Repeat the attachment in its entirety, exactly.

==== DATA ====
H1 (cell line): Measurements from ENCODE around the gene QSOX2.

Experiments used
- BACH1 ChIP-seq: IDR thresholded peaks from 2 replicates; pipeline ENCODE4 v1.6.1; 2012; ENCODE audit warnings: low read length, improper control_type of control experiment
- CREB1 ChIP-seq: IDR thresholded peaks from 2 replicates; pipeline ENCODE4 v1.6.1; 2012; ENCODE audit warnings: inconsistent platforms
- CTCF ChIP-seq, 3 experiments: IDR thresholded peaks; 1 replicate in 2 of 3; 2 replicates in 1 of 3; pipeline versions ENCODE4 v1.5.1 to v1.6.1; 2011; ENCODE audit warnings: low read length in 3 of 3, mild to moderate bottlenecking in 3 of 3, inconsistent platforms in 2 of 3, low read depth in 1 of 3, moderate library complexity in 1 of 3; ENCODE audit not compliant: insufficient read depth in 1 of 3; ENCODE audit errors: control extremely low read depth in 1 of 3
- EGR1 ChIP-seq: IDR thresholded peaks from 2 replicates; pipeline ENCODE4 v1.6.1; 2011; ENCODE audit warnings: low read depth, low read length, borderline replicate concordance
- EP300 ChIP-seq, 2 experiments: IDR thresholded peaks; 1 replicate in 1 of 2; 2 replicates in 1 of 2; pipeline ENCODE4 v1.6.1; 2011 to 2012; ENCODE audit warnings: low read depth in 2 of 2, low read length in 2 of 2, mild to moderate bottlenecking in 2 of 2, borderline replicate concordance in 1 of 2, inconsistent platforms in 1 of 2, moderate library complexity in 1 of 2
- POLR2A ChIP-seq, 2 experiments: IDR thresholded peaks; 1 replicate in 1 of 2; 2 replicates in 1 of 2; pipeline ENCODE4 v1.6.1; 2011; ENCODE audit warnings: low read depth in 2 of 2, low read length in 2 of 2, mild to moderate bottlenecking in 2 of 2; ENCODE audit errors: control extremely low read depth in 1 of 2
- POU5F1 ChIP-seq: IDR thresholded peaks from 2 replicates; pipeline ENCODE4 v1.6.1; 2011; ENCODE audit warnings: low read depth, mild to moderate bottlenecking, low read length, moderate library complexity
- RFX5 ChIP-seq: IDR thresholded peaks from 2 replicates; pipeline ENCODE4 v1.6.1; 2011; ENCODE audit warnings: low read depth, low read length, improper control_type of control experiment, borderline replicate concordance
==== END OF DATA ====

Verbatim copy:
H1 (cell line): Measurements from ENCODE around the gene QSOX2.

Experiments used
- BACH1 ChIP-seq: IDR thresholded peaks from 2 replicates; pipeline ENCODE4 v1.6.1; 2012; ENCODE audit warnings: low read length, improper control_type of control experiment
- CREB1 ChIP-seq: IDR thresholded peaks from 2 replicates; pipeline ENCODE4 v1.6.1; 2012; ENCODE audit warnings: inconsistent platforms
- CTCF ChIP-seq, 3 experiments: IDR thresholded peaks; 1 replicate in 2 of 3; 2 replicates in 1 of 3; pipeline versions ENCODE4 v1.5.1 to v1.6.1; 2011; ENCODE audit warnings: low read length in 3 of 3, mild to moderate bottlenecking in 3 of 3, inconsistent platforms in 2 of 3, low read depth in 1 of 3, moderate library complexity in 1 of 3; ENCODE audit not compliant: insufficient read depth in 1 of 3; ENCODE audit errors: control extremely low read depth in 1 of 3
- EGR1 ChIP-seq: IDR thresholded peaks from 2 replicates; pipeline ENCODE4 v1.6.1; 2011; ENCODE audit warnings: low read depth, low read length, borderline replicate concordance
- EP300 ChIP-seq, 2 experiments: IDR thresholded peaks; 1 replicate in 1 of 2; 2 replicates in 1 of 2; pipeline ENCODE4 v1.6.1; 2011 to 2012; ENCODE audit warnings: low read depth in 2 of 2, low read length in 2 of 2, mild to moderate bottlenecking in 2 of 2, borderline replicate concordance in 1 of 2, inconsistent platforms in 1 of 2, moderate library complexity in 1 of 2
- POLR2A ChIP-seq, 2 experiments: IDR thresholded peaks; 1 replicate in 1 of 2; 2 replicates in 1 of 2; pipeline ENCODE4 v1.6.1; 2011; ENCODE audit warnings: low read depth in 2 of 2, low read length in 2 of 2, mild to moderate bottlenecking in 2 of 2; ENCODE audit errors: control extremely low read depth in 1 of 2
- POU5F1 ChIP-seq: IDR thresholded peaks from 2 replicates; pipeline ENCODE4 v1.6.1; 2011; ENCODE audit warnings: low read depth, mild to moderate bottlenecking, low read length, moderate library complexity
- RFX5 ChIP-seq: IDR thresholded peaks from 2 replicates; pipeline ENCODE4 v1.6.1; 2011; ENCODE audit warnings: low read depth, low read length, improper control_type of control experiment, borderline replicate concordance